This Friday and Saturday an experiment will be held in Alamo Plaza. The street will be closed and food stalls and a pop-up wine shop will be erected. Storytellers and musicians will be on hand, and a walking tour of the plaza will point out the locations of the long missing walls of Mission San Antonio de Valero. In honor of Davy Crockett's birthday, the Alamo will stay open late Friday night, and Saturday, Native American dancers will perform.
The history-themed itinerary has all the fixings of a blow-out street party, but, says organizer Andrew Howard of Team Better Block, "First thing — it's not a party. It's a demonstration."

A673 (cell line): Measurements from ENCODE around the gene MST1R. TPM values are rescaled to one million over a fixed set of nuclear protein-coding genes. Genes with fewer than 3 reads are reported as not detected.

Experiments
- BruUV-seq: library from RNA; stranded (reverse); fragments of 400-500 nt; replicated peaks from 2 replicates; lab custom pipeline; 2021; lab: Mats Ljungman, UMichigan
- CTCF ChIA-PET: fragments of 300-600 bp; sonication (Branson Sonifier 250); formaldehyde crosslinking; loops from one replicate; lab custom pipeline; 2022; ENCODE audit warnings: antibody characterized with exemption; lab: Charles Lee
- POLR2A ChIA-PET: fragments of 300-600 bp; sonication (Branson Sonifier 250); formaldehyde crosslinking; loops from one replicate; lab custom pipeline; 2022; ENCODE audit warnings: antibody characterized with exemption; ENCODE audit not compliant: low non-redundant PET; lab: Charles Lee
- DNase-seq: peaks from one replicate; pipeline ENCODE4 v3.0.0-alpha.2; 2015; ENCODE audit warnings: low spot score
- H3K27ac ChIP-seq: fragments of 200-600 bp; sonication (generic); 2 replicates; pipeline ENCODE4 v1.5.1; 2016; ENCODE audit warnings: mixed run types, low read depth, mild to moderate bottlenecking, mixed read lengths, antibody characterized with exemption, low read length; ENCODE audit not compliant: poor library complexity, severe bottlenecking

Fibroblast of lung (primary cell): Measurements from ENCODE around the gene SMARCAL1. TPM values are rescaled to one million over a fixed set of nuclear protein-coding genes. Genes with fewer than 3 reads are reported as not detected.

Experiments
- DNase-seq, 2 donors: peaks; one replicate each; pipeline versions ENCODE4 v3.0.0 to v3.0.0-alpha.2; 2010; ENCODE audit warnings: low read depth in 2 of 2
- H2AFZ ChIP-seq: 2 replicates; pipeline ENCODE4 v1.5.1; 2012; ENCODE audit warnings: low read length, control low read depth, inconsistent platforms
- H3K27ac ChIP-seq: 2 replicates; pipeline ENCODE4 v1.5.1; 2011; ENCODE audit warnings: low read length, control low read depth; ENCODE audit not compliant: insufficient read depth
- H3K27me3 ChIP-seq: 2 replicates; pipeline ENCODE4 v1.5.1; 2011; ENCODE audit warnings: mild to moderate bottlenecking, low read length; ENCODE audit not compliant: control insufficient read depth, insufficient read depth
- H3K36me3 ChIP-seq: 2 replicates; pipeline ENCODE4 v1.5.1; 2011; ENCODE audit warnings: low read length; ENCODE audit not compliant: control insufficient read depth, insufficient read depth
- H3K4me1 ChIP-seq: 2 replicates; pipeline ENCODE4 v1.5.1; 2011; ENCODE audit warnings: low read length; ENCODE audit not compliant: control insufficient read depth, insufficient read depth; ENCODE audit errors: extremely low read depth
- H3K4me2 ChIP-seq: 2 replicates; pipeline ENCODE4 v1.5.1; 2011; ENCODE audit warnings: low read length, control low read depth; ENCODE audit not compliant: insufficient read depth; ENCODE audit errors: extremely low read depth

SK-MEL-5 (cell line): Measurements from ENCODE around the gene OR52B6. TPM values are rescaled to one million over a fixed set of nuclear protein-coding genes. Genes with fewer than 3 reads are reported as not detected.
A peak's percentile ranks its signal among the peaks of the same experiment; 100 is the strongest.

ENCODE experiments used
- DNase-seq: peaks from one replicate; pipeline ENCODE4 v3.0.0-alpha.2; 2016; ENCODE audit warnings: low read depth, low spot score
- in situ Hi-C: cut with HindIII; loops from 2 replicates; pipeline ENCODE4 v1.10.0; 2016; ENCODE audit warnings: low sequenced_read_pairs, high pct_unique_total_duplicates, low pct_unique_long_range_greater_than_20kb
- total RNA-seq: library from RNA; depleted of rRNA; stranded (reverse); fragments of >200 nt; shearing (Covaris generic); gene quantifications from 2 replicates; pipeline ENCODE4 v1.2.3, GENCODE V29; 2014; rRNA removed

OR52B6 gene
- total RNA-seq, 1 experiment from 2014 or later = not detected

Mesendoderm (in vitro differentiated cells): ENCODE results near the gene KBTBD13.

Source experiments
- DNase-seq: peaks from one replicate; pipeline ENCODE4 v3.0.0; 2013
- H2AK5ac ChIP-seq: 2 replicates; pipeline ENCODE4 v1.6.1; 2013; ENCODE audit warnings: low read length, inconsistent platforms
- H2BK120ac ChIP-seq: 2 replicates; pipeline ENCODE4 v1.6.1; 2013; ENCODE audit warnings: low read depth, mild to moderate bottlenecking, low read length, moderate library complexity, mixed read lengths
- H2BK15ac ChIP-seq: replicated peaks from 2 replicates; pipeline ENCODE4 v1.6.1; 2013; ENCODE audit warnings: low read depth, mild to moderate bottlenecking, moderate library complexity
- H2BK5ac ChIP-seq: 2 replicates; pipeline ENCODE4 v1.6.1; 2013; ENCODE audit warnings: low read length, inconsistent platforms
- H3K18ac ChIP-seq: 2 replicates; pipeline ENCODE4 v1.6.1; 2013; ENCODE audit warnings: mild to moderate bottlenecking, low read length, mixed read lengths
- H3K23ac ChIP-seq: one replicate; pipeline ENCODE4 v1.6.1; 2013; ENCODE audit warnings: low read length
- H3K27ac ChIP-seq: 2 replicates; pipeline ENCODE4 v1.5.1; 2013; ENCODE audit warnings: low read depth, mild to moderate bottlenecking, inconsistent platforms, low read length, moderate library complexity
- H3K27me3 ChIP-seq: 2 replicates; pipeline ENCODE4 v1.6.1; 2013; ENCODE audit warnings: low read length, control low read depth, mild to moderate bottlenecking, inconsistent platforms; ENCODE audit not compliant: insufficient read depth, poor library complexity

The 2012-17 bond voted in this year awards $1.2 million for improvements to Alamo Plaza, but like most aspects of the famous but contentious site, there is no clear consensus on what changes should be made, what stories should be told. To explore options, this weekend's event will present mock-ups of features and programming that might be incorporated in a re-imagined plaza. Following on their partnership with the Complete Streets Initiative of the city's Department of Planning and Community Development last March during Síclovía, when Better Block volunteers turned a run-down stretch near Broadway into a temporary vision of urbanity — replete with art gallery, flower shop and street music — TBB was asked by the Center City Development Office to take on another demo: Alamo Plaza.